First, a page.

Materials and methods: The subjects for case–control study were collected a total of 226 Korean women (98 preterm-birth patients and 128 controls). Genotype frequency differences between the case and the control were assessed using chi-square tests. Mann–Whitney t-test was used to estimate the effects of 1298 A/C genotype on clinicopathological characteristics (systolic blood pressure, diastolic blood pressure, birth weight, and gestational age at delivery) in preterm-birth patients.
Results: Our results showed that the MTHFR 677 C/T polymorphism was significantly associated with preterm-birth patients in the analysis of genotype frequency (P = 0.044) and the over-dominant model (OR = 0.54; 95% CI, 0.320–0.920; P = 0.023). The recessive model showed a marginal trend toward significance (OR = 0.47; 95% CI, 0.220–1.010; P = 0.046). The 1298 A/C polymorphism was also associated with reduced preterm-birth risk in the recessive model (P = 0.032). In the correlation analysis, the 1298 C allele was significantly associated with increasing of gestational age at delivery in preterm-birth patients (P = 0.034).
Conclusions: Our findings suggested that the MTHFR gene 677 C/T and 1298 A/C polymorphisms might have protective effects for preterm birth in the Korean women. Full article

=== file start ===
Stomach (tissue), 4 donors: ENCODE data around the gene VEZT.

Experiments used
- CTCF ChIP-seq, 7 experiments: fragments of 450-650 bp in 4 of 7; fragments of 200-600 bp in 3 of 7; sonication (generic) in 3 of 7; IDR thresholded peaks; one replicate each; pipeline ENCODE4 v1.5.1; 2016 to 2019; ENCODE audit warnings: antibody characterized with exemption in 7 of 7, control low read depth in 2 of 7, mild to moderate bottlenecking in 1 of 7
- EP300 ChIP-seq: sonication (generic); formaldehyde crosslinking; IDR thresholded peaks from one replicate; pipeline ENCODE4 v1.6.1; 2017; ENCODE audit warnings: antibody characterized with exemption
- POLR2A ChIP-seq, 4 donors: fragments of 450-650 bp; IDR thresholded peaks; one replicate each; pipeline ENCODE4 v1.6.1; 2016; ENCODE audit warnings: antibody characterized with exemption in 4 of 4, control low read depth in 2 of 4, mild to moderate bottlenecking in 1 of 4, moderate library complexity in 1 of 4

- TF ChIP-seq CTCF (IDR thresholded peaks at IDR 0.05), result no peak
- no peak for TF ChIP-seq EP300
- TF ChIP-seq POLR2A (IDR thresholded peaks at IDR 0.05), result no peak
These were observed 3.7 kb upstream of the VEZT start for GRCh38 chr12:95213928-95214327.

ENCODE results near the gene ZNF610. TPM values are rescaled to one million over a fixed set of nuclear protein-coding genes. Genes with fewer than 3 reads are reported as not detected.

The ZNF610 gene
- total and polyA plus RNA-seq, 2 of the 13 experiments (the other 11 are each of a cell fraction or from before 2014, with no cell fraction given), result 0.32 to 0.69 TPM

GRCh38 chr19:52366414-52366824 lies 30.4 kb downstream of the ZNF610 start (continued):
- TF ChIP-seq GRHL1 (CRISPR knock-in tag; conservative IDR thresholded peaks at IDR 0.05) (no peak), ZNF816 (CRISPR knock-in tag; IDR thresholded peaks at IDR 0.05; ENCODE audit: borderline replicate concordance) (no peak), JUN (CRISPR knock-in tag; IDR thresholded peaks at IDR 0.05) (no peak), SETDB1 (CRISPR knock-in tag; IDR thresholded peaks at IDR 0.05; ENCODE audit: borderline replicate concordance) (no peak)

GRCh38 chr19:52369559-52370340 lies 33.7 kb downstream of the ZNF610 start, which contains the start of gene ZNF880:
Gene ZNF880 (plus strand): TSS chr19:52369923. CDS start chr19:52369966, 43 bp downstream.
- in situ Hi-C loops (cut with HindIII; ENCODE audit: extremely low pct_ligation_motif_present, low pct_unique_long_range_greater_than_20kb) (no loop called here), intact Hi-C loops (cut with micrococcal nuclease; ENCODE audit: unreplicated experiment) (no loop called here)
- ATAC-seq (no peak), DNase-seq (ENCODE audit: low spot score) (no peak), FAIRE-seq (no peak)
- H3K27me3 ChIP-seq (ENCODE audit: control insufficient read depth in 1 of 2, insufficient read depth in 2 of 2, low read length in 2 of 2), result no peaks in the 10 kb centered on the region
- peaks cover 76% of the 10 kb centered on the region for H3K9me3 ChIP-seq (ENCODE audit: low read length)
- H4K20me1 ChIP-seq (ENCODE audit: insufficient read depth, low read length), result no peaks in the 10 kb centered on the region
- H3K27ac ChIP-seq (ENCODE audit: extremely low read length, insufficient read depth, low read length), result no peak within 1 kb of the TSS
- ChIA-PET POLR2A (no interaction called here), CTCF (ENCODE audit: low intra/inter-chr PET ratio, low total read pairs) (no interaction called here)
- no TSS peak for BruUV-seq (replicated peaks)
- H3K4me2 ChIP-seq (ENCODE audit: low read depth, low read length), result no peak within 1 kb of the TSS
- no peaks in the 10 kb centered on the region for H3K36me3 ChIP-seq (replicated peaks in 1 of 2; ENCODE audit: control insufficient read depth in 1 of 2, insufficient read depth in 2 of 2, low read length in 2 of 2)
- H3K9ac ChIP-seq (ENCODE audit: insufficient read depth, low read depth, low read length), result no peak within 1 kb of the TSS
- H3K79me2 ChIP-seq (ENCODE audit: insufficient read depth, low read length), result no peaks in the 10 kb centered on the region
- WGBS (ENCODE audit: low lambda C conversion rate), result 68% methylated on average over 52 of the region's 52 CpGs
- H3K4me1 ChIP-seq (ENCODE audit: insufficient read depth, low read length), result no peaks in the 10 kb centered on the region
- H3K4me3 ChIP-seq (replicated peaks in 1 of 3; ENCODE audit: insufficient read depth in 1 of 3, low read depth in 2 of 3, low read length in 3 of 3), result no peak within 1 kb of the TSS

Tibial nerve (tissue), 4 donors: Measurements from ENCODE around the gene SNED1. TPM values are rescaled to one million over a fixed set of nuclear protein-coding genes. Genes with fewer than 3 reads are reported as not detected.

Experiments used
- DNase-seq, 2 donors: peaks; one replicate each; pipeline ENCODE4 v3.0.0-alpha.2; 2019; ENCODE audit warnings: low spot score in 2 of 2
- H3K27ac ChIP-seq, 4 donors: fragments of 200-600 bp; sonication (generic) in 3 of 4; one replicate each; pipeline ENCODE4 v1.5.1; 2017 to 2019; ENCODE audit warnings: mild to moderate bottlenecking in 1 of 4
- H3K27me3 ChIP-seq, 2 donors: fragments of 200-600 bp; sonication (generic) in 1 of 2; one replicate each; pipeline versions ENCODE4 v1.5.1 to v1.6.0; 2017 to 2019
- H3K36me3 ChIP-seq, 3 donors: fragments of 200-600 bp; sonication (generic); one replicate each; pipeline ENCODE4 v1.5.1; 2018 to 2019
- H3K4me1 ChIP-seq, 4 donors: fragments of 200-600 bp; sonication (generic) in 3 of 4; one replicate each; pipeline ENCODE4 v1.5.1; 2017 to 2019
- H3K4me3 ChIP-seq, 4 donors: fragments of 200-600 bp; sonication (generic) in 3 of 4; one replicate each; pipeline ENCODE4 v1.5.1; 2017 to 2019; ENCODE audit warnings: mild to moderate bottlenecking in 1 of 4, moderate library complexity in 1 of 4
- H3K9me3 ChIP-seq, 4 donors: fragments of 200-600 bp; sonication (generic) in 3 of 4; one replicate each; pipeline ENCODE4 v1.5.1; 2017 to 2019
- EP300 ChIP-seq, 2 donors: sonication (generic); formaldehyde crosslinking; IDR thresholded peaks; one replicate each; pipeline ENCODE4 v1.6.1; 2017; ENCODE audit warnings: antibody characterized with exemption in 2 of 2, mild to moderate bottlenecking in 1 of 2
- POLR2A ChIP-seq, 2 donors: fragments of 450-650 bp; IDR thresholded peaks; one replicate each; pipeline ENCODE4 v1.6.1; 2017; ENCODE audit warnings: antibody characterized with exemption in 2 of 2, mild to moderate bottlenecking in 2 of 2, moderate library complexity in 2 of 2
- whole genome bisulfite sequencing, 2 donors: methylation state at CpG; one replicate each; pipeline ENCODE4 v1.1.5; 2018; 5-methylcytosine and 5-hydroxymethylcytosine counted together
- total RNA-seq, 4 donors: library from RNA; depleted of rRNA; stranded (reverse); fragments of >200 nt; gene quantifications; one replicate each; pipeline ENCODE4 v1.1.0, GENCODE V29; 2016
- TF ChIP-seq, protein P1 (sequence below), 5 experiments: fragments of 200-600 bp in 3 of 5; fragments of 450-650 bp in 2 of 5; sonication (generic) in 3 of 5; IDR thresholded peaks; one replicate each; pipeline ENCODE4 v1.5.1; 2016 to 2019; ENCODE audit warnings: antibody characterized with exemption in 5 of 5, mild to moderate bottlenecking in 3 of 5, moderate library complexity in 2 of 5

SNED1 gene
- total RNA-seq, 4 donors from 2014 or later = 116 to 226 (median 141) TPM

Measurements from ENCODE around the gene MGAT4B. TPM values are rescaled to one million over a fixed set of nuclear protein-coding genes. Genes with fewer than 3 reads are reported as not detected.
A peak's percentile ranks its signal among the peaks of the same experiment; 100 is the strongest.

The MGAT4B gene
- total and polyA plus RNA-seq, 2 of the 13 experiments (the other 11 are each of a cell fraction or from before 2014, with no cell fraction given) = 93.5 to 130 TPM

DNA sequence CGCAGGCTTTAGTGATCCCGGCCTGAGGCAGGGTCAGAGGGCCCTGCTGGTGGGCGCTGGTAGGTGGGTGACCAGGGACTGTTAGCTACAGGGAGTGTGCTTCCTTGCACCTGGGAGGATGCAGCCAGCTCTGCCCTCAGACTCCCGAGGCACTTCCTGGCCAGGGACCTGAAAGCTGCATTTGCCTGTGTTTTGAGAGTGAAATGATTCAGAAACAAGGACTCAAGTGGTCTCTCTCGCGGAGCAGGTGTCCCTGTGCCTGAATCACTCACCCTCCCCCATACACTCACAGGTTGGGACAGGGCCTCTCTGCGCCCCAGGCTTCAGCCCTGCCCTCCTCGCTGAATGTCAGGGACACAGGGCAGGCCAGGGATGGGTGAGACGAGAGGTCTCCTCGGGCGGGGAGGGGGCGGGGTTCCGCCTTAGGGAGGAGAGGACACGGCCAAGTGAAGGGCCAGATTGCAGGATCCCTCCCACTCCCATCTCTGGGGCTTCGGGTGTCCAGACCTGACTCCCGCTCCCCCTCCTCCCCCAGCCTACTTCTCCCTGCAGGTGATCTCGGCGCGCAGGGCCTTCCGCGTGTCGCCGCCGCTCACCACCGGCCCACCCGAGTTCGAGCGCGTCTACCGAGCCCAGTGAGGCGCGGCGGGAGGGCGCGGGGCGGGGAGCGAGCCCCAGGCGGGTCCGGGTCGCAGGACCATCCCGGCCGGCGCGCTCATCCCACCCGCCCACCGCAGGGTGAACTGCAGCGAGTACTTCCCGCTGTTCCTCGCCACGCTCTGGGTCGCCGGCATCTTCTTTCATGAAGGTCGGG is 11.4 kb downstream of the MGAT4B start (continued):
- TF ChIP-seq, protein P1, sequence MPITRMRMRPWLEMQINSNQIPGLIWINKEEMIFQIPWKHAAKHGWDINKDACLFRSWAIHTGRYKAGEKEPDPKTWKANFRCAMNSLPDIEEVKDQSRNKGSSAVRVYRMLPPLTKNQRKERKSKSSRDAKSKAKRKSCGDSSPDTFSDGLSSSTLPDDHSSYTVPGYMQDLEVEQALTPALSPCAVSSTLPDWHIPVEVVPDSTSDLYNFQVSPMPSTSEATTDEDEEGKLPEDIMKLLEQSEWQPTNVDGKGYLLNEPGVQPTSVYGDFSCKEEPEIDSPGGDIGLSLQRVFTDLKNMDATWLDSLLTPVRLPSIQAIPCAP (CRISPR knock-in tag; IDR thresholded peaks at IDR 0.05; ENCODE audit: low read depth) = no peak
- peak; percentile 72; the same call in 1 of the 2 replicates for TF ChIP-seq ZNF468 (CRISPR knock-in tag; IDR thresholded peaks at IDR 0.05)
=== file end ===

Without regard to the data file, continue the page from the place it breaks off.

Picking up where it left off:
Open AccessArticle
Relationship between diabetes mellitus and heart rate variability in community-dwelling elders
Medicina 2017, 53(6), 375-379; https://doi.org/10.1016/j.medici.2017.12.001 - 03 Feb 2018
Viewed by 418
Abstract
Background and objective: Diabetes mellitus is one of the most common non-communicable diseases (NCDs) and may influence the autonomic nervous system. This study aims to analyze the autonomic control, through heart rate variability (HRV), from community- dwelling elders with (DM+) and without diabetes [...] Read more.
Background and objective: Diabetes mellitus is one of the most common non-communicable diseases (NCDs) and may influence the autonomic nervous system. This study aims to analyze the autonomic control, through heart rate variability (HRV), from community- dwelling elders with (DM+) and without diabetes mellitus (DM−).
Materials and methods: This cross-sectional study, in which 205 elders (≥ 60 years old), from the urban area of Aiquara municipality gave their written consent to participate. HRV data was collected through a Polar RS800CX monitor with a 5-min initial record at rest, followed by the command to quickly stand up.
Results: The mean age was 71 years (SD, 7.32). The population was mostly made up of women 121 (59%), with low or no schooling 123 (60%), and low income 166 (81%). HRV analysis in a frequency domain showed no difference when comparing the two groups of DM + and DM−. Henceforth in a time domain, the rMSSD showed a median value of 16.09 (interquartile range, 9.91–30.68); pNN50 median of 0.79 (interquartile range, 0.00–6.62), with a statistical significance between the group of DM+ and DM−.
Conclusions: There is a difference between the studied groups principally in what concerns the time domain, which reflects the parasympathetic activity, suggesting that elders with diabetes mellitus may have a worse parasympathetic control. Full article